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BONNIE'S GARDEN--Thinking Ahead...

After the Deep Freeze this past week, I am so ready for spring.  Of course, I was ready for spring about the time I finished shoveling all the acorns out of the back yard….There are a few gardening chores I can do now, however, to ensure more success with my vegetable garden this coming summer, so I can, at least, Think Spring.

I make sure that my veggie garden area is free of weeds and debris.  Weeds and debris are good hiding places for insect eggs—and they can host diseases that can then spread to my vulnerable plants.

If I forgot to top-dress my garden in the fall, I still have time.  I usually add at least three inches of mixed composts to the area and just let it sit.  Every time it rains or snows, nutrients get washed down into the soil.  I use mixed composts because every type of compost brings with the micro-nutrients from its origin.  Leaf compost has different micro-nutrients than mushroom compost; mushroom compost has different micro-nutrients than composted cow manure.  I do try to mixed plant based composts (mushroom compost, leaf compost) with animal composts (compost cow or poultry manure, for example).  Plant based composts contain carbon while animal based composts contain more nitrogen.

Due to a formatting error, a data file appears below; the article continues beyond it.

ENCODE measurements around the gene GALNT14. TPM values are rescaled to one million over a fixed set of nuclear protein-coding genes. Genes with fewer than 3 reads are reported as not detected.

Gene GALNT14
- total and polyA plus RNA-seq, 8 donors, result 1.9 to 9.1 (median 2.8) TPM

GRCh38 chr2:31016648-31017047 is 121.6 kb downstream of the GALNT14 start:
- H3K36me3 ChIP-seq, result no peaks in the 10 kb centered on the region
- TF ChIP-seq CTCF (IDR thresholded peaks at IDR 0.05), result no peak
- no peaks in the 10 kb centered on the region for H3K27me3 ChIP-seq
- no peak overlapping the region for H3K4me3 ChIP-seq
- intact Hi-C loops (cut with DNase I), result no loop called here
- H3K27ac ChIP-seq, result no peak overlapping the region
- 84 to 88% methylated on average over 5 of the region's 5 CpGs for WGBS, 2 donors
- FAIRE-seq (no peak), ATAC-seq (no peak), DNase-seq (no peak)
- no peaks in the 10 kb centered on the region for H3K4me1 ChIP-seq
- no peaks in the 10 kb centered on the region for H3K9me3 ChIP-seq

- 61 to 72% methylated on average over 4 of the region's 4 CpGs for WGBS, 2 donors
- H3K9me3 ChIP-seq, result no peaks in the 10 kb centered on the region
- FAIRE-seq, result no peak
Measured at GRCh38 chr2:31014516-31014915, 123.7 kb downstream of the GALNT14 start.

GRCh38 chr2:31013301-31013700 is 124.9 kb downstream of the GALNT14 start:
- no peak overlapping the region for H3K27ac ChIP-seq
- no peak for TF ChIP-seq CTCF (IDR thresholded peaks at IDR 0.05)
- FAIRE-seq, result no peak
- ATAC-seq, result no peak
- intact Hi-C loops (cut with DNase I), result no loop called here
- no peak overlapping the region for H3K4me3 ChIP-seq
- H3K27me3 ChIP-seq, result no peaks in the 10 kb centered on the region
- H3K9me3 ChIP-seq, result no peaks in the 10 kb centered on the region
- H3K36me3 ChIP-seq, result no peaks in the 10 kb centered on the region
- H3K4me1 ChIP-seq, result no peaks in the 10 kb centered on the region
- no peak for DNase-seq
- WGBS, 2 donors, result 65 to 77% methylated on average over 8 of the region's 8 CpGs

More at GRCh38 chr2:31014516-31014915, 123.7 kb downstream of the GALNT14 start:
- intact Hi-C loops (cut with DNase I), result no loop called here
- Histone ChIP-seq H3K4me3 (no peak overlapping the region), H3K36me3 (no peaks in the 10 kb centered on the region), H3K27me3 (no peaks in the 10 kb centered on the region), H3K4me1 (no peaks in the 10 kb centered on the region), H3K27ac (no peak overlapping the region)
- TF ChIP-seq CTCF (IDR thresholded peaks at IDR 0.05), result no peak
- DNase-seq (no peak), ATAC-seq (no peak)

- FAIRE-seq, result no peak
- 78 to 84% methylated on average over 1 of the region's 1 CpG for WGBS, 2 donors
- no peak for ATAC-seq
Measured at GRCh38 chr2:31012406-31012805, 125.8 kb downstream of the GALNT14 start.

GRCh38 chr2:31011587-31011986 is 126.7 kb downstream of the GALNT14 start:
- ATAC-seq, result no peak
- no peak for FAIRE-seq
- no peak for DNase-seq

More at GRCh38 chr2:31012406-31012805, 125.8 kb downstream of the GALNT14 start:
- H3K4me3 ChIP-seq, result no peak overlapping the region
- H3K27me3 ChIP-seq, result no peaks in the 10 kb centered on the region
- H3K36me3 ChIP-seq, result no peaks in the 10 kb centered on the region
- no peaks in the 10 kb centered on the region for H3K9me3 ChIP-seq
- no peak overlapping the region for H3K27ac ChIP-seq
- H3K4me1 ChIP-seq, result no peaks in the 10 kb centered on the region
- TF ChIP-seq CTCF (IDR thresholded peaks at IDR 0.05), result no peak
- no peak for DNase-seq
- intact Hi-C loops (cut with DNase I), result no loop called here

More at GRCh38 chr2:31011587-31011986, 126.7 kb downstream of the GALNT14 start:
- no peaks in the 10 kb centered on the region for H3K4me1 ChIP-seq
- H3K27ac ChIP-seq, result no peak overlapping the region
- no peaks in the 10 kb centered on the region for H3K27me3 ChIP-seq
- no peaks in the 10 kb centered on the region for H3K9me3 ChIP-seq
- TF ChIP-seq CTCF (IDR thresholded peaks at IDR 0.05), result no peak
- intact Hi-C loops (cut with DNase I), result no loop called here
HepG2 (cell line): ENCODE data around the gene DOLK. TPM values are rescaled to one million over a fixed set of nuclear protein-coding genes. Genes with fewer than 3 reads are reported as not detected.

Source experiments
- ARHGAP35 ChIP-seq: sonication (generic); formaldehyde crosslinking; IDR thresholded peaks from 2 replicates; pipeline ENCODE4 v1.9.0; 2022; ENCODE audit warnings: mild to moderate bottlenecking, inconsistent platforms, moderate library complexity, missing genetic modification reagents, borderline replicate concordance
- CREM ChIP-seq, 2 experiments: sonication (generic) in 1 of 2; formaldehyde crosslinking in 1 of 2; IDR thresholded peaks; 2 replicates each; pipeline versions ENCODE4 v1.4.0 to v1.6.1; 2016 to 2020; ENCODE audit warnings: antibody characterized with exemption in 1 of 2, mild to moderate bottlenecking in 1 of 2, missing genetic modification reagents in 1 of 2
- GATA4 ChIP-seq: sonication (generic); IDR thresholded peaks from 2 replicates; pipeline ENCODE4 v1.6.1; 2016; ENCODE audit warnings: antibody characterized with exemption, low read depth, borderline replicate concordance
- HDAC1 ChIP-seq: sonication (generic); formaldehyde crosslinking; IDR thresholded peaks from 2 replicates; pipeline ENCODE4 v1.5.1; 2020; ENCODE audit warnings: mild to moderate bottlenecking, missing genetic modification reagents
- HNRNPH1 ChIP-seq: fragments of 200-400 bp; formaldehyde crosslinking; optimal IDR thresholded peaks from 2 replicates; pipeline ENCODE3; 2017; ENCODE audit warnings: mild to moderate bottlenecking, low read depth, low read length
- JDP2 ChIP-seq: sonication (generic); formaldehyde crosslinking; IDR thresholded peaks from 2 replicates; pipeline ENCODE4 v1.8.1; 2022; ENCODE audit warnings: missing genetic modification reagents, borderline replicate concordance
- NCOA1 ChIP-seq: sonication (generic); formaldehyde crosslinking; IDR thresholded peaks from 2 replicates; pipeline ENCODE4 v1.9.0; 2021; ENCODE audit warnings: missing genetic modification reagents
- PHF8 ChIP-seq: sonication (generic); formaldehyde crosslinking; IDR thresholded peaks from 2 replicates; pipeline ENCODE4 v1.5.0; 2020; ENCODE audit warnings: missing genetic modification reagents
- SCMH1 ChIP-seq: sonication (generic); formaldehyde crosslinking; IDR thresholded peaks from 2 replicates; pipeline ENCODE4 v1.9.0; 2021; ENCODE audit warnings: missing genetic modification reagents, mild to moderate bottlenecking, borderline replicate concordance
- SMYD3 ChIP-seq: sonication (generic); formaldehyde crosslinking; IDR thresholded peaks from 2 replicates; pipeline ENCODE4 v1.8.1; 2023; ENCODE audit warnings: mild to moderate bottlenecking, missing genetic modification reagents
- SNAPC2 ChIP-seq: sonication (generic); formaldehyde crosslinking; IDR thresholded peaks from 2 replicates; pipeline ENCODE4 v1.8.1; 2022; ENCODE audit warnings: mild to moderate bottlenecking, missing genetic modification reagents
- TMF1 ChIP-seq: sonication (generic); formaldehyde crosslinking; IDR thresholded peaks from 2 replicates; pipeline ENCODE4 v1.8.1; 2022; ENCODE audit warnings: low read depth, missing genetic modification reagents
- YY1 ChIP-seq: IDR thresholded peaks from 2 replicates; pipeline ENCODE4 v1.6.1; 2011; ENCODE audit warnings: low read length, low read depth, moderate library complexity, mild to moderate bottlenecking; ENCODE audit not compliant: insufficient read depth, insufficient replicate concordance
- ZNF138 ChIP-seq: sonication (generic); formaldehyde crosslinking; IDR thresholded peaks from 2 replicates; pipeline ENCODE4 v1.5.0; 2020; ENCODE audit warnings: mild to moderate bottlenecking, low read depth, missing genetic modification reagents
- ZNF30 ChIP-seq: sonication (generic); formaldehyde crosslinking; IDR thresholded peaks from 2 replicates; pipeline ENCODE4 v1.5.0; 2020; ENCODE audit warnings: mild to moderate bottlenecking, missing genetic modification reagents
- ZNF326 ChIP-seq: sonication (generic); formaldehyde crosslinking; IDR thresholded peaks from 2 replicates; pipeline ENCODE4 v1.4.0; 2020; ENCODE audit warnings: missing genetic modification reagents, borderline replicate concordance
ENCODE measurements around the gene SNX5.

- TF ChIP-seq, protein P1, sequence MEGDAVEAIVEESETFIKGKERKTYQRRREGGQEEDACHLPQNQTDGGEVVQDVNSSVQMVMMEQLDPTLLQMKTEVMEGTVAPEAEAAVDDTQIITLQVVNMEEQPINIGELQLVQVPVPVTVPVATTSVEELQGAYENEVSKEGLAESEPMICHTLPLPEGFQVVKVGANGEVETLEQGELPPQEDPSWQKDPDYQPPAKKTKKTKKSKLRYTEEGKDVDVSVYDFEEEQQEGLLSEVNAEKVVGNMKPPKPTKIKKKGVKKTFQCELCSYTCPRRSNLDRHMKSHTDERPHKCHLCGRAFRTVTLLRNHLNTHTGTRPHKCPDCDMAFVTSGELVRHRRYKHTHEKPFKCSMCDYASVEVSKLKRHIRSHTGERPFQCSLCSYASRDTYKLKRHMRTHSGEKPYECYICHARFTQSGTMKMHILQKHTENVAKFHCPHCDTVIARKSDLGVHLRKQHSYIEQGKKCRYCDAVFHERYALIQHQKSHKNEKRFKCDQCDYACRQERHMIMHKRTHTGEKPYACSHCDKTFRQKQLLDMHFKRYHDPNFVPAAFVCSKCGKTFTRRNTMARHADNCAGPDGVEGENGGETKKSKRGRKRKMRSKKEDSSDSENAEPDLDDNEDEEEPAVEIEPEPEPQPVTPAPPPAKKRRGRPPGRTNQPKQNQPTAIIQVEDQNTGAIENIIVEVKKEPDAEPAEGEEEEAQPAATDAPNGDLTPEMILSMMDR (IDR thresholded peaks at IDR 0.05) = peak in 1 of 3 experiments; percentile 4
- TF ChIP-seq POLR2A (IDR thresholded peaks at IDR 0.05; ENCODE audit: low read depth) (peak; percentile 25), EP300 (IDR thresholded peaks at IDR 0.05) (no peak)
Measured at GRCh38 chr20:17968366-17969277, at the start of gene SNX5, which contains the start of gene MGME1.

Along with the compost, I add some Green Sand.  Green Sand is formed from ocean sediment and is rich in trace minerals.  It’s particularly good for clay soils.

I dream of spring while flipping through the seed racks here.  2015 dated seeds from Burpee, Botanical Interests and Southern Exposure Seed Exchange are here so I’ll grab my favorites (just to ensure they don’t sell out first.)  Some I’ll start indoors in a few weeks—usually end of February, others I’ll wait and sow directly outside.

Now would be the time to plan ahead.  I sometimes forget to do that, but have better success if I at least stop and think first.  What did especially well?  What did so well that I was inundated? (Note:  plant one less eggplant this summer).  What didn’t do well?  What can I do (rotate crops, remember to feed, allow more space, etc.) to make it do better next time?

Even though it doesn’t chase the winter gray away any sooner, thinking about spring does brighten my thinking.
Posted: 1/12/2015 by Bonnie Pega | with 2 comment(s)
You definitely want to get rid of any debris so insect eggs or disease can't winter over it it. While you're at it, if you want to top dress with a couple/three inches of compost, it's a perfect time. You don't even need to till the compost in. Just let it sit and every time it rains, it will leach nutrients further into the soil
1/26/2015 12:04:07 PM

Based on your recent entry, should my vegetable garden bed be turned over/tilled? It still has weeds and old veggies.
1/15/2015 4:49:22 PM

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